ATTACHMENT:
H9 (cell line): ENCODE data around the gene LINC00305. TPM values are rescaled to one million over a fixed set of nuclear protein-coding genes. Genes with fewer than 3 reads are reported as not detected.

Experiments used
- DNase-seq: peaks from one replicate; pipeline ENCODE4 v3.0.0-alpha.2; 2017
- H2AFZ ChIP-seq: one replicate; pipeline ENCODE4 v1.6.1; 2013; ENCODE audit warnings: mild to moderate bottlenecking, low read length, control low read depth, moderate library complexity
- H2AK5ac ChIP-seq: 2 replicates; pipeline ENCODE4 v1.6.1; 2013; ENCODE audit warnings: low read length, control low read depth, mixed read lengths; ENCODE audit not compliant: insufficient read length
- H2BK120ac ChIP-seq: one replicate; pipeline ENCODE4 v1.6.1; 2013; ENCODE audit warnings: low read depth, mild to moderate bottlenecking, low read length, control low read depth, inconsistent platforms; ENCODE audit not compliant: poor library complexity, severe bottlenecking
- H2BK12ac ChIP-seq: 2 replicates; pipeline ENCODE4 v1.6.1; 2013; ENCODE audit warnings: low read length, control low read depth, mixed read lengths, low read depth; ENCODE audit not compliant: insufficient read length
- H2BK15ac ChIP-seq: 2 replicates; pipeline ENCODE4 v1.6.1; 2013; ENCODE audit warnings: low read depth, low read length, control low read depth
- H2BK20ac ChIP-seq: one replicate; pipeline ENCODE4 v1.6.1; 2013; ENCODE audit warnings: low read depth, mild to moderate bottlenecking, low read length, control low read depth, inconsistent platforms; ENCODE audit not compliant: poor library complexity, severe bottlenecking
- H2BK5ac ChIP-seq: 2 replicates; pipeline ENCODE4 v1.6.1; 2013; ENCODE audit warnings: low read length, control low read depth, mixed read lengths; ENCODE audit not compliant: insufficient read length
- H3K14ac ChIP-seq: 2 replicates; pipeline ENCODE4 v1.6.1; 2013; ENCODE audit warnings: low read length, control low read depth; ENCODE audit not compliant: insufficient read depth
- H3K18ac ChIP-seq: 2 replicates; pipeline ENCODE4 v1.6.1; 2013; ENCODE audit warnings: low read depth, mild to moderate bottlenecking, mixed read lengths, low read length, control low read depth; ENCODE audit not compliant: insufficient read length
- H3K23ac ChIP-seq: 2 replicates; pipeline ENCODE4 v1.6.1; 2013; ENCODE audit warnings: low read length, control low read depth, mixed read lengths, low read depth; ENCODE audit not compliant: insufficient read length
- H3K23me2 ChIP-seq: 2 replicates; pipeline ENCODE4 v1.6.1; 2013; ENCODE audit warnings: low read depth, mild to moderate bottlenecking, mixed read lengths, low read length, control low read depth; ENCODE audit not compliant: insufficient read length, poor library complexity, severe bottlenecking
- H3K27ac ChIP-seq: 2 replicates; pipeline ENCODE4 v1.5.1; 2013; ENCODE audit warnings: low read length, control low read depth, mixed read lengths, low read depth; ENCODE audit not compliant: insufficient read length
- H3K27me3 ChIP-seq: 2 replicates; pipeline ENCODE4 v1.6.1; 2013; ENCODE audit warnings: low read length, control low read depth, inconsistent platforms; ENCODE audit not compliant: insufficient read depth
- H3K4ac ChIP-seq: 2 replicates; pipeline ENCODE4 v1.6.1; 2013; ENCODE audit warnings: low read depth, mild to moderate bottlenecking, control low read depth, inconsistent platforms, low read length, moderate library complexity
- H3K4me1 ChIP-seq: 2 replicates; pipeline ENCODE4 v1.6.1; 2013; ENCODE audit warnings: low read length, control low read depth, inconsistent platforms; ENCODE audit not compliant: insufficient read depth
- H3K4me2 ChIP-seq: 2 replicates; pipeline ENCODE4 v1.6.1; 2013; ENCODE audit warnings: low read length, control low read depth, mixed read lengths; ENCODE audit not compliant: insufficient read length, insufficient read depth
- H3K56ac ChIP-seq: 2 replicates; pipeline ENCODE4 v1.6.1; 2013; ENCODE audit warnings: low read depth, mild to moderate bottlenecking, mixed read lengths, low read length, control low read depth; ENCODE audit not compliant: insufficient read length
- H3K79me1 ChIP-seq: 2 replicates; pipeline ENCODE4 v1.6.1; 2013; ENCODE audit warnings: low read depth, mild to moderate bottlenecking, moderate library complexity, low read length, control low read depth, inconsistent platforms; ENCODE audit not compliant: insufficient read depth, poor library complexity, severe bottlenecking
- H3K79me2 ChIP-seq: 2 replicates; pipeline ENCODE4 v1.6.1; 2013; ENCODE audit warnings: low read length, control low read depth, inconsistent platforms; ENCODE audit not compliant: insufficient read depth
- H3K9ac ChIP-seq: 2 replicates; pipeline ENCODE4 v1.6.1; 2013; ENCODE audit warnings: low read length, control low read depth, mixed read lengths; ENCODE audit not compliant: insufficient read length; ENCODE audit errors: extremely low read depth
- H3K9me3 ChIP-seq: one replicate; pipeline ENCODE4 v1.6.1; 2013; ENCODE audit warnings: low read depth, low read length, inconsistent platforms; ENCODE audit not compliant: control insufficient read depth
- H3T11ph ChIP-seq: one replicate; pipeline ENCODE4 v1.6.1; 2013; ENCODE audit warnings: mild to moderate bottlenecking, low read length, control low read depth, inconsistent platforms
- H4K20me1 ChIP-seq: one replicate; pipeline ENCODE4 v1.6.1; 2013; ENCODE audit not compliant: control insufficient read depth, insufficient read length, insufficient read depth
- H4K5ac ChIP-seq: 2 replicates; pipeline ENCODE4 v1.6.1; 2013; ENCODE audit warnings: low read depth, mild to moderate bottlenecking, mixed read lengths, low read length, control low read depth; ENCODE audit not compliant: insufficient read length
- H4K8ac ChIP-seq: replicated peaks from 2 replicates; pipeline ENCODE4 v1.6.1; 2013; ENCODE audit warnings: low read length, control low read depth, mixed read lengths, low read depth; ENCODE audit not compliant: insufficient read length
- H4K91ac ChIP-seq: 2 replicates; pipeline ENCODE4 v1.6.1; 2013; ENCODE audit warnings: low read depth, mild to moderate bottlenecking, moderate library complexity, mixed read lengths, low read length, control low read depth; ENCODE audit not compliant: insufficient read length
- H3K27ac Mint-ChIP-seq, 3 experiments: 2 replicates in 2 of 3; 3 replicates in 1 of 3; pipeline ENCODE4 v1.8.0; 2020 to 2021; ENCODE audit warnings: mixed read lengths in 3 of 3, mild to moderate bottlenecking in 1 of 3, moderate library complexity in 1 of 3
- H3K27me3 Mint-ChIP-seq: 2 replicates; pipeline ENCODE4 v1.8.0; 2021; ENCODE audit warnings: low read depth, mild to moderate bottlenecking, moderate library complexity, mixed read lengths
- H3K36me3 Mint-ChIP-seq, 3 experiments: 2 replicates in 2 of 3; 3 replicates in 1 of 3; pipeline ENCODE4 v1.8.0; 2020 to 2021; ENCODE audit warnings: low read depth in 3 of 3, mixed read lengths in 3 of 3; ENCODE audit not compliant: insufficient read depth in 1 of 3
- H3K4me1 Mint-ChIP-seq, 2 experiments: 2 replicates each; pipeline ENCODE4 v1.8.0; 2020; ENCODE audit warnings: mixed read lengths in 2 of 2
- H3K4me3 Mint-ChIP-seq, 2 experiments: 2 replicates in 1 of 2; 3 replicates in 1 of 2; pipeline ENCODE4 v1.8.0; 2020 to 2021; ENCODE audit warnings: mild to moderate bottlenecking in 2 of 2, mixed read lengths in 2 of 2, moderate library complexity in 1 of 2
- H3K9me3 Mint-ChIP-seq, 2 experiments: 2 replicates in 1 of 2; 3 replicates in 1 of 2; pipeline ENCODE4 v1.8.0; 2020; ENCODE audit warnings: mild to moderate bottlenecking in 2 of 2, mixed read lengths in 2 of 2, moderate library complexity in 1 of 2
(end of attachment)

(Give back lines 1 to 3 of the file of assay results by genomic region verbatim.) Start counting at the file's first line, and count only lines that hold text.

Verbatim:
H9 (cell line): ENCODE data around the gene LINC00305. TPM values are rescaled to one million over a fixed set of nuclear protein-coding genes. Genes with fewer than 3 reads are reported as not detected.

Experiments used
- DNase-seq: peaks from one replicate; pipeline ENCODE4 v3.0.0-alpha.2; 2017